With the legislative session squarely behind him and the bill-signing period over, Gov. Nathan Deal now heads out on the campaign trail. And he’s going to have to defend the measures he signed as well as those he vetoed.
Tuesday is the last day Gov. Deal can veto or sign bills into law. And some of the most controversial bills from the legislative session are still awaiting his signature. These include a bill that would make Georgia the first state in the nation to force welfare and food stamp recipients suspected of drug abuse to submit to drug tests. There’s also a bill that would allow officials to erect a monument to the Ten Commandments at the state Capitol, which the legislature’s counsel cautions might result in a lawsuit. Another bill on his desk governs how private probation companies oversee Georgia prisoners.
Gov. Nathan Deal has directed his community health commissioner to do something for rural hospitals, nine of which have closed in Georgia since 2000, leaving whole communities without quick access to emergency care.
Hundreds of protesters met outside Governor Nathan Deal’s office Tuesday morning to present a petition calling for Deal to expand Medicaid under the Affordable Care Act. The group is part of a movement called “Moral Mondays,” which started in North Carolina with a similar goal. The Georgia group organized several events during this the legislative session, but this protest was the first one since lawmakers adjourned. GPB reporter Claire Simms has been following Moral Mondays Georgia activities since this year’s session. She joined All Things Considered host Ellen Reinhardt to discuss Tuesday’s protest.
The second-to-the-last day of the 2014 state legislative session kicked off with protests in the Senate gallery over Georgia’s decision not to expand Medicaid. The disruption was part of a rolling series of civil disobedience acts to urge lawmakers not to pass a bill that would bar a sitting governor from adding enrollees to Medicaid.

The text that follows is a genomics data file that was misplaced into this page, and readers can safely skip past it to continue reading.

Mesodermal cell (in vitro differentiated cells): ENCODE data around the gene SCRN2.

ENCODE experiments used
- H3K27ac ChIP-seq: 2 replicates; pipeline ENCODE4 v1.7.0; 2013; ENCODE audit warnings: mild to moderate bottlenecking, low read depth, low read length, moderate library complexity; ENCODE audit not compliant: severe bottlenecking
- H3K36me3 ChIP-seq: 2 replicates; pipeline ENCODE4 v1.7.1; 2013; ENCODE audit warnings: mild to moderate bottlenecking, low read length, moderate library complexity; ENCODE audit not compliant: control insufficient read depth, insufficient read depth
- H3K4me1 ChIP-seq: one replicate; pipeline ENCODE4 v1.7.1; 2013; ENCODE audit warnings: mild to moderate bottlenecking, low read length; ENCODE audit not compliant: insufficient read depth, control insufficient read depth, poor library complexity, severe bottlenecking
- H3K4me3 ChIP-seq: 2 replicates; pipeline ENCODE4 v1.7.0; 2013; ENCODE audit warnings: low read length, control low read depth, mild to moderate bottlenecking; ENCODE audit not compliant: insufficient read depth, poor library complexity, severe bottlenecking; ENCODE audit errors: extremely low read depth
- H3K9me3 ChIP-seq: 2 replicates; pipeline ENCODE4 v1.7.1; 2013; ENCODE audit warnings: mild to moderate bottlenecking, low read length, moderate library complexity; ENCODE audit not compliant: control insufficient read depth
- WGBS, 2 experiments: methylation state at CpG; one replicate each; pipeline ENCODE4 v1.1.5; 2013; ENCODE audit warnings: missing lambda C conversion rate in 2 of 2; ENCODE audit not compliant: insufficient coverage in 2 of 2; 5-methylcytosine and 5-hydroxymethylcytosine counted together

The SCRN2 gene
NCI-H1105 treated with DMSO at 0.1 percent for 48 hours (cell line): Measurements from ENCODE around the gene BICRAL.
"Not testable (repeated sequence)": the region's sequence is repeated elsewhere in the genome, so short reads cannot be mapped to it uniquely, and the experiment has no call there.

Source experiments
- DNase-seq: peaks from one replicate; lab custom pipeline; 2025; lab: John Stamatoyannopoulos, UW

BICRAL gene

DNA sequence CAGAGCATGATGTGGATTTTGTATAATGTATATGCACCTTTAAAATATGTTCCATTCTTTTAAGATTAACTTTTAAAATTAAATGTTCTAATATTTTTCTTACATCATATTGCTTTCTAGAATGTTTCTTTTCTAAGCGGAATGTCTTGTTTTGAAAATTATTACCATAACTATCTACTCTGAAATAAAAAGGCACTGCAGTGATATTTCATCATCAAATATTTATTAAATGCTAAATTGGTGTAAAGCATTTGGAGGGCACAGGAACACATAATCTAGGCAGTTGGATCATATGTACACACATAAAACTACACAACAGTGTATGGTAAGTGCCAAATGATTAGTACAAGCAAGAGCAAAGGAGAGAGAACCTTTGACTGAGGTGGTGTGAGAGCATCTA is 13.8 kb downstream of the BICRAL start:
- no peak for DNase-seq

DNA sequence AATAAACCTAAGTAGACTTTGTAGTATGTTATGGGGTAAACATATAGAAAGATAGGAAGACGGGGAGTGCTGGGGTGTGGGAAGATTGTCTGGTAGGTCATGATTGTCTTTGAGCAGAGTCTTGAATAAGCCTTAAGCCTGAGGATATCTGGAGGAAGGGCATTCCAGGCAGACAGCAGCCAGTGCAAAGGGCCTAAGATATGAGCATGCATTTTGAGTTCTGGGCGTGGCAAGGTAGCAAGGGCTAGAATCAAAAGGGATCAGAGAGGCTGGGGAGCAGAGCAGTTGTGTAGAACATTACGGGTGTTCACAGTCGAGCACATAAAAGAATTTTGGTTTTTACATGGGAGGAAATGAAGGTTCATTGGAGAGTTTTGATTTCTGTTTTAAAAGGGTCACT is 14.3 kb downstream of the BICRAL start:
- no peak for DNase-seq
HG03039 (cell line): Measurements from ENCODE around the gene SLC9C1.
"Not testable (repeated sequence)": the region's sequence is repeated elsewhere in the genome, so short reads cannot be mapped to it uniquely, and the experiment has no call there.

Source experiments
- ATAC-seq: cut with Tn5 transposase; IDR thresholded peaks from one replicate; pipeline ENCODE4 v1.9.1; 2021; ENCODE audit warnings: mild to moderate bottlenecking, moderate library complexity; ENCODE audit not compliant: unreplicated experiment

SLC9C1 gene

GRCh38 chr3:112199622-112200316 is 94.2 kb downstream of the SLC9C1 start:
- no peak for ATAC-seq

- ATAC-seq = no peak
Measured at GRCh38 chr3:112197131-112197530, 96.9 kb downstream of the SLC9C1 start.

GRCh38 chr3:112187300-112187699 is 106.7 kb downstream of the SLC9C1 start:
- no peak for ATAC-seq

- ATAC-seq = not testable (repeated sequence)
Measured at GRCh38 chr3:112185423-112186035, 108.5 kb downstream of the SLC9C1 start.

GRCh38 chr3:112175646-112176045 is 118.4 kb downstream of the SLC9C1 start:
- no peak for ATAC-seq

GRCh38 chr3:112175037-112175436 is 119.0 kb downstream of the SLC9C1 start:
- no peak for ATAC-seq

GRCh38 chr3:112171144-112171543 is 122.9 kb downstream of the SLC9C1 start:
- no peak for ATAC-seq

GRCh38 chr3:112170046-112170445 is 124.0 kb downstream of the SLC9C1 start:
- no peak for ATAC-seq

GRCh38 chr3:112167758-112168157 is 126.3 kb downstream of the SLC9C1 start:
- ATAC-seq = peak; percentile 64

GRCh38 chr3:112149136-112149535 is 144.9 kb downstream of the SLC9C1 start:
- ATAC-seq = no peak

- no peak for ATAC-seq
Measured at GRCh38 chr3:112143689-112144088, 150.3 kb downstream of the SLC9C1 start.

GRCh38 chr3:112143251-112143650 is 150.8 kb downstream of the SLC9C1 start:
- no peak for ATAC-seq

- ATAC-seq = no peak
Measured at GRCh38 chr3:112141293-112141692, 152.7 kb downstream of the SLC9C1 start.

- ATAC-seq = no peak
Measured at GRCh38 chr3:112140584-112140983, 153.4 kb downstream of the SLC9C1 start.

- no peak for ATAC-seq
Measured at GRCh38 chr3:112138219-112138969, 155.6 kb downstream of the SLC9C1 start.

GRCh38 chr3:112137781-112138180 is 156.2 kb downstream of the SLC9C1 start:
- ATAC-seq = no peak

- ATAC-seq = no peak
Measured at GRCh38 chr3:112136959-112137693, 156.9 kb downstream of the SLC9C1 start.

The Huffington Post recently compiled a list of several ways the South is struggling. “These 9 Maps Should Absolutely Outrage Southerners” is a breakdown of current health and economic issues affecting the region. First, the list took a look at the poverty level in the South, compared to the rest of the nation. A 2012 study from the USDA reported the South has the highest poverty rate in the U.S, with more than 17 percent of its residents living below the poverty level.
The issue of Medicaid expansion drew its first full-scale 2014 General Assembly hearing Wednesday. As expected, the arguments reflected the passions surrounding the Affordable Care Act. A House Judiciary subcommittee voted to pass HB 990, which would require the Legislature to approve any expansion of Medicaid here, rather than leaving the decision up to the governor alone.
Sen. Vincent Fort hinted that his arrest Monday for occupying Governor Nathan Deal’s office wouldn’t be the last clash in his efforts to convince Georgia’s top official to expand Medicaid. The Atlanta Democrat has pledged to hold events each week that he’s calling “Moral Mondays.” And in an interview Tuesday, he reiterated his belief that Deal’s decision not to expand Medicaid to the 650,000 Georgians without health insurance is immoral.
State Sen. Vincent Fort (D-Atlanta) and nine other Moral Monday Georgia supporters were arrested inside Gov. Nathan Deal’s office Monday after refusing repeated police orders to leave. The demonstrators wanted Deal to accept their letter urging him to expand the state’s Medicaid program.